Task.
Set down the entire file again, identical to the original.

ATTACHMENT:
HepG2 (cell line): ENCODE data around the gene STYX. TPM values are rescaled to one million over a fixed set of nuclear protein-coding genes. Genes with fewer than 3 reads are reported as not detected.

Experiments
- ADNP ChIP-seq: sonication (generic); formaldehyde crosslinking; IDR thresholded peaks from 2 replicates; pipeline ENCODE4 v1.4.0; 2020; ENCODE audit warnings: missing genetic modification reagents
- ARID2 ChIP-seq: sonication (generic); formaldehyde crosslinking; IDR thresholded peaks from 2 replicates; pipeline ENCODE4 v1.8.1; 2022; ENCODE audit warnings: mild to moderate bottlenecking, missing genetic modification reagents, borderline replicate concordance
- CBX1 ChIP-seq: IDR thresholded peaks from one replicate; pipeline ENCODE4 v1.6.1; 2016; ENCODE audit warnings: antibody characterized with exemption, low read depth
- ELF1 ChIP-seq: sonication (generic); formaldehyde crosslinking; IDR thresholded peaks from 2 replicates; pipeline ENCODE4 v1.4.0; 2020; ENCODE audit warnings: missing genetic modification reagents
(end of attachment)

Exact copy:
HepG2 (cell line): ENCODE data around the gene STYX. TPM values are rescaled to one million over a fixed set of nuclear protein-coding genes. Genes with fewer than 3 reads are reported as not detected.

Experiments
- ADNP ChIP-seq: sonication (generic); formaldehyde crosslinking; IDR thresholded peaks from 2 replicates; pipeline ENCODE4 v1.4.0; 2020; ENCODE audit warnings: missing genetic modification reagents
- ARID2 ChIP-seq: sonication (generic); formaldehyde crosslinking; IDR thresholded peaks from 2 replicates; pipeline ENCODE4 v1.8.1; 2022; ENCODE audit warnings: mild to moderate bottlenecking, missing genetic modification reagents, borderline replicate concordance
- CBX1 ChIP-seq: IDR thresholded peaks from one replicate; pipeline ENCODE4 v1.6.1; 2016; ENCODE audit warnings: antibody characterized with exemption, low read depth
- ELF1 ChIP-seq: sonication (generic); formaldehyde crosslinking; IDR thresholded peaks from 2 replicates; pipeline ENCODE4 v1.4.0; 2020; ENCODE audit warnings: missing genetic modification reagents